Revelations by whistleblowers such as Swiss Leaks bring tax authorities around the world billions in revenue. They uncover corruption, data abuse and war crimes – without whistleblowers, the world would be a more naive place. Behind each story, however, is a personal fate: when the auditor Rudolf Elmer disclosed illegal business methods by Swiss banks, his life turned into a thriller. Stéphanie Gibaud, too, a marketing employee at UBS was first put under massive peer pressure and then fired. This is the price that most whistleblowers have to pay – just like Swen Ennullat, who had the gall to cry foul twice!
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Exciting, powerful and informative – DW Documentary is always close to current affairs and international events. Our eclectic mix of award-winning films and reports take you straight to the heart of the story. Dive into different cultures, journey across distant lands, and discover the inner workings of modern-day life. Subscribe and explore the world around you – every day, one DW Documentary at a time.

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5 Spy Merchants l Al Jazeera Investigations

10 apr. 2017

Al Jazeera’s Investigative Unit enters the secretive world of the surveillance industry. Spy Merchants reveals for the first time how highly-invasive spyware, which can capture the electronic communications of a town, can be purchased in a ‘grey market’ where regulations are ignored or bypassed. Mass surveillance equipment can then be sold onto authoritarian governments, criminals or even terrorists.
 
During a four-month undercover operation, an industry insider working for Al Jazeera filmed the negotiation of several illegal, multi-million dollar deals that breach international sanctions. The proposed deals include the supply of highly restricted surveillance equipment to Iran. The undercover operative also secured an extraordinary agreement to purchase powerful spyware with a company who said they didn’t care who was the end-user.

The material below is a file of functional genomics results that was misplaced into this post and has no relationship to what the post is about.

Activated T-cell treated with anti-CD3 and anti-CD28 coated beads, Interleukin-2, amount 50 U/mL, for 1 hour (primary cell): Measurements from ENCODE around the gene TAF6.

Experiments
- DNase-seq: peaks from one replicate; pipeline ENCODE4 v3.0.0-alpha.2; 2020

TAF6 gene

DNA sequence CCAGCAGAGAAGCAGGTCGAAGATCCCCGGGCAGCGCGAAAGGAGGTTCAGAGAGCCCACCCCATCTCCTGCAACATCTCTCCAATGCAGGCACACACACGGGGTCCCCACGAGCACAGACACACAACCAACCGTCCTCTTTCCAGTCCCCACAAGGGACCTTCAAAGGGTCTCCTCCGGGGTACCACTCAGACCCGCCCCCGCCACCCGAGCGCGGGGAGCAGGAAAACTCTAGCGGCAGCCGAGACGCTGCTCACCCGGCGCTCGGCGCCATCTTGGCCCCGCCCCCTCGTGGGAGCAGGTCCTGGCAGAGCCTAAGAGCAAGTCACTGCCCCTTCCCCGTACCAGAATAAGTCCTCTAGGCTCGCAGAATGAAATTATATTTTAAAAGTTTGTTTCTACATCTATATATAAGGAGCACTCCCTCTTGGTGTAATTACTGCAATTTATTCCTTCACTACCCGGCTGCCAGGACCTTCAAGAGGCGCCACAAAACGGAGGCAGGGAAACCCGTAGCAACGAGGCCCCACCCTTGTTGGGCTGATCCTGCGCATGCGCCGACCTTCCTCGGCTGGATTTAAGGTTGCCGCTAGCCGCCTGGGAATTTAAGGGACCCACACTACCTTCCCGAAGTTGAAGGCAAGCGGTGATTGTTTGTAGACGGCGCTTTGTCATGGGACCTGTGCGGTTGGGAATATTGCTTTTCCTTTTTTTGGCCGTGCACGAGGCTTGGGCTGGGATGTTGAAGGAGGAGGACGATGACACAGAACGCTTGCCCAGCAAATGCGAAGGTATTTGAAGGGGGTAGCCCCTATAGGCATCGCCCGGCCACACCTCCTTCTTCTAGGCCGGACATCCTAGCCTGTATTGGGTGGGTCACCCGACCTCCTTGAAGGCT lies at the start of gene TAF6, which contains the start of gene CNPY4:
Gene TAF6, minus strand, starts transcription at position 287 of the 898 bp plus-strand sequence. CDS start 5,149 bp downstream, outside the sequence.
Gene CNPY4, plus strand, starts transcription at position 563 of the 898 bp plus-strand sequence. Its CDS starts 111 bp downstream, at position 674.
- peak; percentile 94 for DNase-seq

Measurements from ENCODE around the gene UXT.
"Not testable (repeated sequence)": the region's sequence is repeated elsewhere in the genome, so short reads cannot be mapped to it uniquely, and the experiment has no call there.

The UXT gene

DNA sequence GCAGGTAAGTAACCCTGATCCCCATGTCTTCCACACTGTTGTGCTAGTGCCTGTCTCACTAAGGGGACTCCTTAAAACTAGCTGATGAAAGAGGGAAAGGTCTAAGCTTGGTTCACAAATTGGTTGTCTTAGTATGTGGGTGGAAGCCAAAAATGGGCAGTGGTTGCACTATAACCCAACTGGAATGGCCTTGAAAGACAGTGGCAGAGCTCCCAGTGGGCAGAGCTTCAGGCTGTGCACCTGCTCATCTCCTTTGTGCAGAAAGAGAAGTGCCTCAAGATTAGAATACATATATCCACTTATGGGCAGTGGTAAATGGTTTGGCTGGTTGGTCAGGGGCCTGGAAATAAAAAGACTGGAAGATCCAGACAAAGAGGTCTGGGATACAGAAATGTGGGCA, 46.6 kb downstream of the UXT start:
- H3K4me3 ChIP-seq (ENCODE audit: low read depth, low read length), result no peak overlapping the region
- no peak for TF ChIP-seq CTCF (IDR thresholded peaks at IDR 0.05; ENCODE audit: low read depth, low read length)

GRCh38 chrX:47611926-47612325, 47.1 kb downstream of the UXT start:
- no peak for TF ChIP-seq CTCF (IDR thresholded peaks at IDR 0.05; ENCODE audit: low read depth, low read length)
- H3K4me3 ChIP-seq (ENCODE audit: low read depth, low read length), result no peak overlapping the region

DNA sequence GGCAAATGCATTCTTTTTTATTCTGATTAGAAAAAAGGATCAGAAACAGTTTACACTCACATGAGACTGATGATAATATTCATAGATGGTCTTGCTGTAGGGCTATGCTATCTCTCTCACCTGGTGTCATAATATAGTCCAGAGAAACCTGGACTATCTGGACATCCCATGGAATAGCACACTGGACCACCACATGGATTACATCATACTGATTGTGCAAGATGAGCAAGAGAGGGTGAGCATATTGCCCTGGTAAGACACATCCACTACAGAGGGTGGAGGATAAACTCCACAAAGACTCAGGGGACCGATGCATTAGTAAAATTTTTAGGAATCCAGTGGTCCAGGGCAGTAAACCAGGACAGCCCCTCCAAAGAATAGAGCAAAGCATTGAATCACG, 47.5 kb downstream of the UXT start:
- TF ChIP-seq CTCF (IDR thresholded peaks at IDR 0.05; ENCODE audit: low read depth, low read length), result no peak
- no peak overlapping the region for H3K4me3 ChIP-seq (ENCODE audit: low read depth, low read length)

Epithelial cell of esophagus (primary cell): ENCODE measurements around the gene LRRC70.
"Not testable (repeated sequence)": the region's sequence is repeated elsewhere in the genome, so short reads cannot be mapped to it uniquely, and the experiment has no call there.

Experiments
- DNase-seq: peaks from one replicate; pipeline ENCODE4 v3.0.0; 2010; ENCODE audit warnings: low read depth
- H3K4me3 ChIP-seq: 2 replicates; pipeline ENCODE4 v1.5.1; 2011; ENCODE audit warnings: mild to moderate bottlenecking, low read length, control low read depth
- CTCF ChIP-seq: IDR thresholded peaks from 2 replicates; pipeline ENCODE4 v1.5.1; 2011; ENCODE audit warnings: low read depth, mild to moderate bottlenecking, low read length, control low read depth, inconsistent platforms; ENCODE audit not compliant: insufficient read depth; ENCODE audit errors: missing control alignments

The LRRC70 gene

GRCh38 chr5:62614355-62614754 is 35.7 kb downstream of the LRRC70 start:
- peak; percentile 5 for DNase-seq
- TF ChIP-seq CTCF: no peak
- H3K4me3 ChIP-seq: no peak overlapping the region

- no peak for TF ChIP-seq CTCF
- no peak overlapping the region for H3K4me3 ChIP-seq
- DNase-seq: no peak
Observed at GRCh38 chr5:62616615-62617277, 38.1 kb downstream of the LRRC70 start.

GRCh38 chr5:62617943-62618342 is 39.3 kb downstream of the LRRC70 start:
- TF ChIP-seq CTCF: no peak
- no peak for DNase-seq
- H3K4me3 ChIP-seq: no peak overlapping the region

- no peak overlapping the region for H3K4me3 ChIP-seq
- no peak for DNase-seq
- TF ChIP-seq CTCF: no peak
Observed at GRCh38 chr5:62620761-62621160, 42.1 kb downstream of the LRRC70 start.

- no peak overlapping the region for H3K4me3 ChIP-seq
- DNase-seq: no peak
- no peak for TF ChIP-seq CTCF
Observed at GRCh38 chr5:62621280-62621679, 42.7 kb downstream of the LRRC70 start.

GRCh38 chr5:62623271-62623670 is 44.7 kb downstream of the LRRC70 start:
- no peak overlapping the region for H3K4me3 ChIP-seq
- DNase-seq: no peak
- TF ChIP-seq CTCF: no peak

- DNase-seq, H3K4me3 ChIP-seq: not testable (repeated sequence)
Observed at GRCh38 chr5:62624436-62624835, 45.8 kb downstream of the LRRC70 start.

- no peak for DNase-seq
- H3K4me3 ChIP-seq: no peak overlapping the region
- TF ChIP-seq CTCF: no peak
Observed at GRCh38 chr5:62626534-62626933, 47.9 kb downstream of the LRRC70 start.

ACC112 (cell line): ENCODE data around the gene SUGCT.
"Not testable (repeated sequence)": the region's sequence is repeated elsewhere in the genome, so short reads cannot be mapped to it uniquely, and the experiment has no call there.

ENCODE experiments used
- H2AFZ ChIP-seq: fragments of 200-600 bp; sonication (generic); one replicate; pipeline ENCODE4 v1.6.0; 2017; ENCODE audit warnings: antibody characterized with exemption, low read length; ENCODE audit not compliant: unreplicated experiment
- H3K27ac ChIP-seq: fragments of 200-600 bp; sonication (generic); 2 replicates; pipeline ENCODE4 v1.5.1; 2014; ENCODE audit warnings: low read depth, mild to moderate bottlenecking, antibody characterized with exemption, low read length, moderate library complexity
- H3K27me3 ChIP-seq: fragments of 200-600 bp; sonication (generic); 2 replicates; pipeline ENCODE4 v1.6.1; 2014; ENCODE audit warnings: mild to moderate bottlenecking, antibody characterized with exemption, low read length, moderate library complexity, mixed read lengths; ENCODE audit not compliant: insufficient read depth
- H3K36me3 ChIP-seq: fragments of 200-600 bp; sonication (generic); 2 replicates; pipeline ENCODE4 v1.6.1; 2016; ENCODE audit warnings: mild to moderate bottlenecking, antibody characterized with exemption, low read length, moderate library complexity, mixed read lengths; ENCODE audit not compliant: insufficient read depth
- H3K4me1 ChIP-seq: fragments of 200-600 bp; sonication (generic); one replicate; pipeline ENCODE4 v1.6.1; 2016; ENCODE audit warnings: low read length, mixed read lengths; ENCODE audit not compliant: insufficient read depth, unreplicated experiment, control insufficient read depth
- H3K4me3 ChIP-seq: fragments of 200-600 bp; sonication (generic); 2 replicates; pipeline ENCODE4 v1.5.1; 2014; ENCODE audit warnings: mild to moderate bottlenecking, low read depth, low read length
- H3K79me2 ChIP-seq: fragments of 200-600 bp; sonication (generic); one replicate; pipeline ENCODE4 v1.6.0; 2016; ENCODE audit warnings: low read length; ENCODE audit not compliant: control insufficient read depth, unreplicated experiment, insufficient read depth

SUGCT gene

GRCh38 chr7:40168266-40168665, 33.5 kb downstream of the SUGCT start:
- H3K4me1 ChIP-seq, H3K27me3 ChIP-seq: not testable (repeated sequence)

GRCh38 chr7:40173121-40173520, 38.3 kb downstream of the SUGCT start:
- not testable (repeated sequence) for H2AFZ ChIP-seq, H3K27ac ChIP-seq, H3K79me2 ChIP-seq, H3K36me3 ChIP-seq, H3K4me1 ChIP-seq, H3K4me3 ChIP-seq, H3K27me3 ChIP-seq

6 Rupert Murdoch’s Scandal (2012) documentary

15 jun. 2018

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(3) Despite subsection (2), a reproduction, for the purpose of research or study, of all or part of a literary, dramatic or musical work, or of an adaptation of such a work, contained in an article in a periodical publication is taken to be a fair dealing with the work or adaptation for the purpose of research or study.

(4) Subsection (3) does not apply if another article in the publication is also reproduced for the purpose of different research or a different course of study.
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(6) Subsection (5) applies to a reproduction of a work or adaptation described in both items of the table in that subsection even if the amount of the work or adaptation reproduced is not more than a reasonable portion (as defined in that subsection) on the basis of only one of those items

(7) If:
(a) a person makes a reproduction of a part of a published literary or dramatic work or published adaptation of a literary or dramatic work; and
(b) the reproduction is of not more than a reasonable portion (as defined in subsection (5)) of the work or adaptation;
subsection (5) does not apply in relation to any subsequent reproduction made by the person of any other part of the same work or adaptation.

(8) Subsections 10(2), (2A), (2B) and (2C) do not affect subsection (5), (6) or (7) of this section.

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7 WSJ Live Presents: Rupert Murdoch Interviewed

8 mrt. 2013

WSJ Live presents an interview with News Corp. Chairman and CEO, Rupert Murdoch. Mr. Murdoch discusses a wide range of topics including the future of journalism and the ‘new’ News Corp. The interview was conducted by Peter Robinson for ‘Uncommon Knowledge,’ a production of The Hoover Institution.
 

8 How Corrupt is Britain? – Dave Whyte & Luke Hildyard